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JAMES: Walk for the first time into a session of the Black Seed Writers Group, any Tuesday morning, and you might not immediately register it as a place where literature is happening. People are sitting around with cups of coffee and bowls of oatmeal. They're talking, or eating, or staring, or doing what they need to do to gather themselves in a space of momentary calm, away from the street. The vibe is indeterminate, faintly atomized. 

Look around the room, though, look deeper into the space, and you'll see heads inclined over sheets of yellow paper, and pens moving: distinct nodes of energy that crackle into a network the instant you become aware of them. You'll see faces charged with focus. People are writing. 

The Black Seed writers have always been about activating the room, kindling the buried community, finding the current of life. Deadness and desultoriness are the enemy, ever-present. The weight of the empty hour — these writers attack it with poetry. It's one of the many frontlines along which they operate and from which this issue of The Pilgrim, our 52nd, is another indispensable report.    James Parker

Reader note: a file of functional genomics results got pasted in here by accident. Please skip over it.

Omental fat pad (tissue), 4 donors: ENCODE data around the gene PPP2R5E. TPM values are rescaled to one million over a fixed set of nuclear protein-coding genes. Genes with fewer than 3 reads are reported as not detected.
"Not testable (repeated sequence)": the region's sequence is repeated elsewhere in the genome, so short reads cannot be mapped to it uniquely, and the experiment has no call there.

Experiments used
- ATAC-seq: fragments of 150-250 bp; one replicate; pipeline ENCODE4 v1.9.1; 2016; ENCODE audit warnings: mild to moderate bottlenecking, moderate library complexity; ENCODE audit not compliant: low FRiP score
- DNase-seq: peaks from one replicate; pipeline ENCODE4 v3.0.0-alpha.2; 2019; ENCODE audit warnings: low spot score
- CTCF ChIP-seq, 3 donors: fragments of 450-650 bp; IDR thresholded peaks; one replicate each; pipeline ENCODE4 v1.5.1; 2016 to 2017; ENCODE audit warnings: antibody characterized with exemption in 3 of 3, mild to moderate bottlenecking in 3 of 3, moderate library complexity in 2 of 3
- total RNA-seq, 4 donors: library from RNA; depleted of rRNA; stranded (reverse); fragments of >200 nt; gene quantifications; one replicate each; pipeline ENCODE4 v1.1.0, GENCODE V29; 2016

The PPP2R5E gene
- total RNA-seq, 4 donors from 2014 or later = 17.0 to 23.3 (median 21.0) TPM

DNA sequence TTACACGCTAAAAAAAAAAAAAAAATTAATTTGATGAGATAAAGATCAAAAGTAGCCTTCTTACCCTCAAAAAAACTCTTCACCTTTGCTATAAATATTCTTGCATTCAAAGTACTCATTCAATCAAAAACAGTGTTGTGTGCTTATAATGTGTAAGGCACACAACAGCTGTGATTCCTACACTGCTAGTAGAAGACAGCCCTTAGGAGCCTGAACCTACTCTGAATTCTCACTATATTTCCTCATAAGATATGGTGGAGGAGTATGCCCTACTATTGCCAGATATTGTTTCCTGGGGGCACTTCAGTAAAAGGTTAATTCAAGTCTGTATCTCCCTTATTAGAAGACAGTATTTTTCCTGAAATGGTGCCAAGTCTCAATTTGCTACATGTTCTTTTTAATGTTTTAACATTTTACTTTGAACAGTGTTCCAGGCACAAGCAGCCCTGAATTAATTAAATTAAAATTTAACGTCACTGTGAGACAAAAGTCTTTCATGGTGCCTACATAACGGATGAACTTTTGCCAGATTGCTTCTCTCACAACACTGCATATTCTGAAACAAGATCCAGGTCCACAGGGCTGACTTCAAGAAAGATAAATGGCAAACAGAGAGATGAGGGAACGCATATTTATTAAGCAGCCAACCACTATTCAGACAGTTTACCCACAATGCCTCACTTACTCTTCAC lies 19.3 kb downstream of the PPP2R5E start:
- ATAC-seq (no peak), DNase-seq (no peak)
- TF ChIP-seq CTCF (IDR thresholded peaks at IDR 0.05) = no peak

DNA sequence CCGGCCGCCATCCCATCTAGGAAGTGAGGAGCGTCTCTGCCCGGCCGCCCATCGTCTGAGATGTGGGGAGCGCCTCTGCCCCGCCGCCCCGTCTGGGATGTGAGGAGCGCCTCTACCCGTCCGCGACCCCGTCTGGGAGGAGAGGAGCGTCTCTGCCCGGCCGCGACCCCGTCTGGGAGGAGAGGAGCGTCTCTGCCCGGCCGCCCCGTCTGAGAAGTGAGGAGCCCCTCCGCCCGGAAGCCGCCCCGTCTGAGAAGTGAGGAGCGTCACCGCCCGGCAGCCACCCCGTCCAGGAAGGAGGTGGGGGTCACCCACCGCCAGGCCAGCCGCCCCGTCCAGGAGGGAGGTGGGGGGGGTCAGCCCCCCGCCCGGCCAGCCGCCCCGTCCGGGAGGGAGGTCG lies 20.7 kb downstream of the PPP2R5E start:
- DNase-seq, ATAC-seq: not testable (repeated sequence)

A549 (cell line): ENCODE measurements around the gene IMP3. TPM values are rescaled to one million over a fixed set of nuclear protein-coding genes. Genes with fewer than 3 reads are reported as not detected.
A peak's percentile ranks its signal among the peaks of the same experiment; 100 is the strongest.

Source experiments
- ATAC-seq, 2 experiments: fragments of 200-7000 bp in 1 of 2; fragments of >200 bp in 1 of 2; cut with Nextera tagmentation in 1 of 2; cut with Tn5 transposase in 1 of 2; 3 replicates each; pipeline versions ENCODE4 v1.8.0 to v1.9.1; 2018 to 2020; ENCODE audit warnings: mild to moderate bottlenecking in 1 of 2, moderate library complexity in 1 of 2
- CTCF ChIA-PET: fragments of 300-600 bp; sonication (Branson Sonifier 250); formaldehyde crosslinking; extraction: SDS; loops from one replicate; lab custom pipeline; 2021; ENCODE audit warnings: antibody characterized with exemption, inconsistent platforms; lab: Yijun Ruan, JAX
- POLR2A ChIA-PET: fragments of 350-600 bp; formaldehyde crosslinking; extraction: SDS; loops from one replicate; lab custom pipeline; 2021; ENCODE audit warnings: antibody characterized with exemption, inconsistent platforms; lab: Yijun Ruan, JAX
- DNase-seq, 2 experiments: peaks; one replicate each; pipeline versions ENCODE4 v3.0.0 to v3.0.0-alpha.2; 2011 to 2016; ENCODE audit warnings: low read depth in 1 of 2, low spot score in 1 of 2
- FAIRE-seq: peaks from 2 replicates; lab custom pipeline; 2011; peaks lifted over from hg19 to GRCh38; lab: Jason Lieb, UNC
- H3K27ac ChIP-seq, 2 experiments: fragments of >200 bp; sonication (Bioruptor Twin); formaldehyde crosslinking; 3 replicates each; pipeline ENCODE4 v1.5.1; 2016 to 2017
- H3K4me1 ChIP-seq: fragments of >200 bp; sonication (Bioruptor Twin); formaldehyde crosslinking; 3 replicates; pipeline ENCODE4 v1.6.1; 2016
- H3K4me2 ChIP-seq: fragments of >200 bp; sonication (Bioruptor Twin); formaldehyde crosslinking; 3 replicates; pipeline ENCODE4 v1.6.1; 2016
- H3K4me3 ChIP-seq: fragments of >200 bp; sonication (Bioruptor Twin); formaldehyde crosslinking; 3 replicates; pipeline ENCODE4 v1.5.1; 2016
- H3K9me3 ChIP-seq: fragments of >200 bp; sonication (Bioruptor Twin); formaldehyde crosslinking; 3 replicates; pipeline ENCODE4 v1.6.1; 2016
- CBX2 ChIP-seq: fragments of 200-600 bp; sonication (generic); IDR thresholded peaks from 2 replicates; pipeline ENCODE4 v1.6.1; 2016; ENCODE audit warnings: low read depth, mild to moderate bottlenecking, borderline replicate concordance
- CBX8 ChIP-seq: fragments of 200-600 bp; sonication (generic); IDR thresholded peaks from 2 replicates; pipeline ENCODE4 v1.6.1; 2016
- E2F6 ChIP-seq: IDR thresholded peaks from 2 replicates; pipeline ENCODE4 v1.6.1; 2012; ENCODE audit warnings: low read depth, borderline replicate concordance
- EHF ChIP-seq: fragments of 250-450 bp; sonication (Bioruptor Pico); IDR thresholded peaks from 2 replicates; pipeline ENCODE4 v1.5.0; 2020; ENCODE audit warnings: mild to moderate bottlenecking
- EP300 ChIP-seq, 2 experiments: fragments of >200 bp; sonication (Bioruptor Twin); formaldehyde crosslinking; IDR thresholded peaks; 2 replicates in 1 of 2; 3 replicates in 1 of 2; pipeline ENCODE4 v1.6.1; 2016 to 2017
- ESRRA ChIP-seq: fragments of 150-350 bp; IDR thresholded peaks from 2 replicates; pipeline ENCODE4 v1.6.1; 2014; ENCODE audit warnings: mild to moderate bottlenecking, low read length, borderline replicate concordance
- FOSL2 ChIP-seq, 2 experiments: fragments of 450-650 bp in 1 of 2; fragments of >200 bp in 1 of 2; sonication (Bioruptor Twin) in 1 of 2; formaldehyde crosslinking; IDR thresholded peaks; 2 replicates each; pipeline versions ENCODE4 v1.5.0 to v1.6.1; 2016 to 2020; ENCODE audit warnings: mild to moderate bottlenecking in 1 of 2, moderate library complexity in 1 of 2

CHRISTIE: This issue of The Pilgrim has me really thinking about place and all the ways that a place can be seen, known, and understood. The writers have, since I began hanging out with them in 2018, transformed the way I see the city of Boston, the way I know it, and the way I understand it. I will never walk through Logan airport again without thinking about Michael Moschella, once an employee, and now one of its many hideaway sleepers, tucked in among all the other travelers and pilgrims. The chalk labyrinth outside of Park Street station? I used to walk over it, hardly noticing the prayer in the pavement, but now I look for it, traces of my friend, the poet James Van Looy. Somedays, it feels like the “only real poem” in Boston. James Pells has changed, even, the way I see Boston’s notoriously terrible traffic. He writes about sitting at the Hatch Shell, “It’s peaceful and relaxing to watch the boats out on the water. / Across the water, the cars go by.” He reminds me that in every pilgrimage there are moments of stillness, a being-in-placeness, that are necessary to the journey. This issue is full of this, if you look for it, as you learn to look for it, your eye trained by the Black Seed Writers to see the world, the people, the poetry that has always been here.     Christie Towers

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